Lonely Oak Farm in Milladore is a vendor at the Wausau Winter Market. Formerly located on River Drive, the winter market now takes place at the Boys & Girls Club of the Wausau Area at 1710 N. Second Street in Wausau. The winter market runs through the last weekend in April. In May, the vendors will head back outside to River Drive to begin the summer Farmers’ Market.

Marathon County leaders have long recognized the importance of agriculture to our economy and rural communities. We’ve understood the continual need for these businesses to shift practices to stay competitive.

Here are just a few of the things that Marathon County has done to support the agricultural industry:

    • The County provided North Central Technical College with a $1 million grant in 2010 to develop the “Agriculture Center of Excellence” located on County Highway K. That program addresses the educational needs of industry entrants, preparing them in herd management, animal nutrition, crop management, farm equipment, business technology, and finance. Check out their upcoming Agriculture classes on Tractor Safety and Maintenance, Gardening for Beginners, and more. NTC_logo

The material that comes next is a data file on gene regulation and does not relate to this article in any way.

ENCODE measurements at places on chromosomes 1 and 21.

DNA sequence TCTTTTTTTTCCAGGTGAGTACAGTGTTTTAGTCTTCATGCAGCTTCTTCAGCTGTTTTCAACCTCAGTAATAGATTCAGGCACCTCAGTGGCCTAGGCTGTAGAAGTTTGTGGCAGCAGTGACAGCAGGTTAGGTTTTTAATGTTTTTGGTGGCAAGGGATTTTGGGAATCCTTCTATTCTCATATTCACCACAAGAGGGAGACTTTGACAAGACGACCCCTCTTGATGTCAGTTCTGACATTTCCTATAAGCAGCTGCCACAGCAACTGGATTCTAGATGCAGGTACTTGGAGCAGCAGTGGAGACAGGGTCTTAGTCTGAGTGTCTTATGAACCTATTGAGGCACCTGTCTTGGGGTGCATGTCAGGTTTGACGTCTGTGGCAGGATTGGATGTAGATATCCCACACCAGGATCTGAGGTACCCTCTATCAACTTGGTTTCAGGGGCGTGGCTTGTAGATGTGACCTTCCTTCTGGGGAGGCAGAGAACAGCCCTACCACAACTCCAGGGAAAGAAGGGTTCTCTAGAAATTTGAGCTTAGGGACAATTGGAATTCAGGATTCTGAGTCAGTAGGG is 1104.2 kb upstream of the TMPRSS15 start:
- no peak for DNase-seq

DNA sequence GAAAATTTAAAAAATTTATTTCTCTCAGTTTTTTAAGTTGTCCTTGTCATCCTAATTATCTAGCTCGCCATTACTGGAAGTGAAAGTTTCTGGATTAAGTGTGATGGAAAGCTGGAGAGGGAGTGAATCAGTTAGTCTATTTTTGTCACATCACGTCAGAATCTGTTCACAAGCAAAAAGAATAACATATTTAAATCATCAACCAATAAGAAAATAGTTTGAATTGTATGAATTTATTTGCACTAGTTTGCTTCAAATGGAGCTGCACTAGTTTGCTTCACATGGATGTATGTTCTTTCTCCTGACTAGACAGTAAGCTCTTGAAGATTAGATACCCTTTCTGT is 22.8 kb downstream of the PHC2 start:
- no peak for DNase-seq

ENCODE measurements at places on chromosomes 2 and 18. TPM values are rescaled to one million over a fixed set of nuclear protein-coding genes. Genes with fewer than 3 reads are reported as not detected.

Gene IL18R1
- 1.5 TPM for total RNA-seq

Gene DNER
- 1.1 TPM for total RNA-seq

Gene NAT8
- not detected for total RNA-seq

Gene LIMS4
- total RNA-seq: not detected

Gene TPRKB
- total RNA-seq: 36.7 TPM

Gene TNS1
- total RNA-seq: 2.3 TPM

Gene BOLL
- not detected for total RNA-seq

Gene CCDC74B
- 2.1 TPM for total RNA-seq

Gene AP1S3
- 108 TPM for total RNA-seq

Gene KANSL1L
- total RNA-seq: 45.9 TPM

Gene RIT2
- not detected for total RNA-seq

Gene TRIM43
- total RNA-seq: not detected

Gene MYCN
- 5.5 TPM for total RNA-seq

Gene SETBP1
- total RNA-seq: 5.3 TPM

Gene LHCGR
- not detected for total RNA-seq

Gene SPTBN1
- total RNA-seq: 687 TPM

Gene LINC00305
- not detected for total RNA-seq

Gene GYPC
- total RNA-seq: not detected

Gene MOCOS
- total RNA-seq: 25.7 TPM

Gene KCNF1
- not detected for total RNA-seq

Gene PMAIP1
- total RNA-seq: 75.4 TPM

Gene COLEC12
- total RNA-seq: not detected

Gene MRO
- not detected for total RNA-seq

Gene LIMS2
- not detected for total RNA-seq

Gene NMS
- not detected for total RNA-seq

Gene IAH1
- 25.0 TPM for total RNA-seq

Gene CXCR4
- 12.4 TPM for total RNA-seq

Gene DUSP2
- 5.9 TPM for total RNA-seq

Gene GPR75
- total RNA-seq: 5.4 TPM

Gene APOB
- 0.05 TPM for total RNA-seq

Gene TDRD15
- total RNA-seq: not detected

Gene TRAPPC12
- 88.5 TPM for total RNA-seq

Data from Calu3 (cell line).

• Marathon County University of Wisconsin–Extension is a partnership of Marathon County and the University of Wisconsin to share technical expertise, research, and knowledge with producers. “The Wisconsin Idea” is to extend the resources of the public university to every corner of our State. Marathon County’s University of Wisconsin–Extension has had a faculty position dedicated to agriculture going back to the beginning of the County, and we are currently in the process of adding another with a horticulture emphasis.uwex-logo